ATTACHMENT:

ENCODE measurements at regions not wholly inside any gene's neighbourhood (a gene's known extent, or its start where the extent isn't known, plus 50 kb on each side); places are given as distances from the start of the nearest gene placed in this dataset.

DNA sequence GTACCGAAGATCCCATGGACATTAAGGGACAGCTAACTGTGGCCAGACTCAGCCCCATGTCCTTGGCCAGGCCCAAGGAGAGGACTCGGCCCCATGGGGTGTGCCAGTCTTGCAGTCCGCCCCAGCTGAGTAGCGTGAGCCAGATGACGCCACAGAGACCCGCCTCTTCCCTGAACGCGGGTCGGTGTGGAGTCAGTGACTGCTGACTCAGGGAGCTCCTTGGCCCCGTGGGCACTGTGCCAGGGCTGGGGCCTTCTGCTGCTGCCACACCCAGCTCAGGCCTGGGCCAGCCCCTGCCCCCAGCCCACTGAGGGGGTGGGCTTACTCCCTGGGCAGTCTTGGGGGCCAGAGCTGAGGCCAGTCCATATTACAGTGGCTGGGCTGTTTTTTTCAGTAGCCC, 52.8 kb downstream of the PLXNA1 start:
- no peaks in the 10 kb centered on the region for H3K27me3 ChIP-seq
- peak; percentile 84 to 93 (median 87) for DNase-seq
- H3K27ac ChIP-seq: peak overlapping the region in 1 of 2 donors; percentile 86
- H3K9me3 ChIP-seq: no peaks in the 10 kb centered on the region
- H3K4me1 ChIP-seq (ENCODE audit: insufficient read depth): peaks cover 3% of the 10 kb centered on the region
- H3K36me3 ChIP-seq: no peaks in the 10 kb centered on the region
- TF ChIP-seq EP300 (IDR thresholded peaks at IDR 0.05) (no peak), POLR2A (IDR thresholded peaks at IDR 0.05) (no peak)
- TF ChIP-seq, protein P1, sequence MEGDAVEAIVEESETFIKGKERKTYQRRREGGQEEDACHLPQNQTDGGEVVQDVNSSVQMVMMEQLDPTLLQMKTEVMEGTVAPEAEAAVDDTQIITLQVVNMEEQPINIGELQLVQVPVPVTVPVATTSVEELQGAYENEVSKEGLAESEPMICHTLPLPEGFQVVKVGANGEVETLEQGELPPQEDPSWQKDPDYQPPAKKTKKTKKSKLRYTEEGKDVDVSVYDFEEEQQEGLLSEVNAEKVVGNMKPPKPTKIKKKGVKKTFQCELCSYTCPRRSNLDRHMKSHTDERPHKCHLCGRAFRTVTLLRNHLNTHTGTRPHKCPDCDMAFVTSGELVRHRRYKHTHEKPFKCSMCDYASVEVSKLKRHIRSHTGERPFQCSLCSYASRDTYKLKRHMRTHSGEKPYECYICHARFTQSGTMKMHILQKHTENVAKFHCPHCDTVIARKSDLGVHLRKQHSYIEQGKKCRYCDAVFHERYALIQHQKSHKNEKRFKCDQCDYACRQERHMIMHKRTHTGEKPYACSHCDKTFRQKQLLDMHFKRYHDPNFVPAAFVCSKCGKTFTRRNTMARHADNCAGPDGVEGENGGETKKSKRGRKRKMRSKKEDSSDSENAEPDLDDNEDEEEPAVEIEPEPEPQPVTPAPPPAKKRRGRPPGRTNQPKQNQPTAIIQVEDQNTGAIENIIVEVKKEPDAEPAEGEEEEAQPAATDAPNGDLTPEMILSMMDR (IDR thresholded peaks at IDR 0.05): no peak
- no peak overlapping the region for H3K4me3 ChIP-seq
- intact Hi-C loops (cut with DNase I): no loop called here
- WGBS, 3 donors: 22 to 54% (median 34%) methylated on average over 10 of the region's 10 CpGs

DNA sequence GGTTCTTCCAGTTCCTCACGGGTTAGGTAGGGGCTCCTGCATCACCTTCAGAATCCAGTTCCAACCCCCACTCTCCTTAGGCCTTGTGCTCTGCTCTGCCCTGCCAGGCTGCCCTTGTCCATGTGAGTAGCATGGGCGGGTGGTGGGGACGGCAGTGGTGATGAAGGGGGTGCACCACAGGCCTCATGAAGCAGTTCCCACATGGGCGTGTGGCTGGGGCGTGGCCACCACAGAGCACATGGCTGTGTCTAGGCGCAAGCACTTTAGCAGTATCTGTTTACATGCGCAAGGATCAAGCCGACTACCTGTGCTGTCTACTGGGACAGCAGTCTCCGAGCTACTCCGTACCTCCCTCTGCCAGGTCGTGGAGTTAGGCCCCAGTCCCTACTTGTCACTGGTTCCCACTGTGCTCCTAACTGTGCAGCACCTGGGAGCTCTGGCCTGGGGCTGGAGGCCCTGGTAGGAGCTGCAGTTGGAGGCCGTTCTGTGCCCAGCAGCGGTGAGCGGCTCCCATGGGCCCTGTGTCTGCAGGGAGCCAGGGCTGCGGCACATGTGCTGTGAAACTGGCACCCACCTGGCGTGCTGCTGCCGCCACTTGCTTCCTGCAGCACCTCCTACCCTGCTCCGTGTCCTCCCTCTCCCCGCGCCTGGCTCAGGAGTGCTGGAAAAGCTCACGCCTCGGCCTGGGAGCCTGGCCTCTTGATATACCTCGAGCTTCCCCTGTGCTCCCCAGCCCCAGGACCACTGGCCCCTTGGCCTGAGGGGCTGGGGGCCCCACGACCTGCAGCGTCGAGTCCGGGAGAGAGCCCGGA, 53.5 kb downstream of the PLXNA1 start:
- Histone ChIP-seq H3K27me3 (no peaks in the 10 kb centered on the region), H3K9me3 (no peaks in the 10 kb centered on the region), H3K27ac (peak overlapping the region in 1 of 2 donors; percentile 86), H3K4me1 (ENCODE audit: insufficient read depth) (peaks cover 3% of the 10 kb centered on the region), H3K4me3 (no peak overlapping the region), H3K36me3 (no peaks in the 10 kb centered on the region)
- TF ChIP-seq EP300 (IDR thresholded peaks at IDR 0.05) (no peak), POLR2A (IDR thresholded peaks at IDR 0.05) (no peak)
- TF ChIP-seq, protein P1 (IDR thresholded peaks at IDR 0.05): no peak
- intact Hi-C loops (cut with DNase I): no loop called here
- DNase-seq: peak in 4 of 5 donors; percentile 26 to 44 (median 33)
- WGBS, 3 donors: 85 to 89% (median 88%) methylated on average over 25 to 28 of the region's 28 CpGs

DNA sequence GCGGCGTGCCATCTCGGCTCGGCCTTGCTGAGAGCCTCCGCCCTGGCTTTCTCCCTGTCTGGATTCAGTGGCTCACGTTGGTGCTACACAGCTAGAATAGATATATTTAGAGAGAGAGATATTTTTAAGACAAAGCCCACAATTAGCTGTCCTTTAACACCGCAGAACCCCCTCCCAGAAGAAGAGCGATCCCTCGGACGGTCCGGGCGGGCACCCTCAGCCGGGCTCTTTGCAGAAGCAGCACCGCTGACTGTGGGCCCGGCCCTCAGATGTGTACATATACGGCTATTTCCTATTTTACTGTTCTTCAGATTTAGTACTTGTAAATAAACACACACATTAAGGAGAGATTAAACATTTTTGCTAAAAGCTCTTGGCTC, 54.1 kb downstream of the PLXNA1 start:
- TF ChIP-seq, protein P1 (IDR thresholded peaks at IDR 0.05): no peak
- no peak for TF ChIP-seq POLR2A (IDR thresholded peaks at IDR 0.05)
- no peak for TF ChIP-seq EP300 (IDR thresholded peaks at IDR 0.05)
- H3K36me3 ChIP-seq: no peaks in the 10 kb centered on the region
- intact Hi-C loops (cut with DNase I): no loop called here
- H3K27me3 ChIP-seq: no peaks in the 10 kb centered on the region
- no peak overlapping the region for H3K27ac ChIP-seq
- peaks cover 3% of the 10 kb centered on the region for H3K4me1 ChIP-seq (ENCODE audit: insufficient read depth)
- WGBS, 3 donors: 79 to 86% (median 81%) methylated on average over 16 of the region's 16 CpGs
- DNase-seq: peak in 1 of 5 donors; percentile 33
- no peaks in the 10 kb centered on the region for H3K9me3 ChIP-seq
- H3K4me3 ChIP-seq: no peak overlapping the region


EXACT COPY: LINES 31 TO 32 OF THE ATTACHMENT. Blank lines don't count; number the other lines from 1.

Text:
- DNase-seq: peak in 1 of 5 donors; percentile 33
- no peaks in the 10 kb centered on the region for H3K9me3 ChIP-seq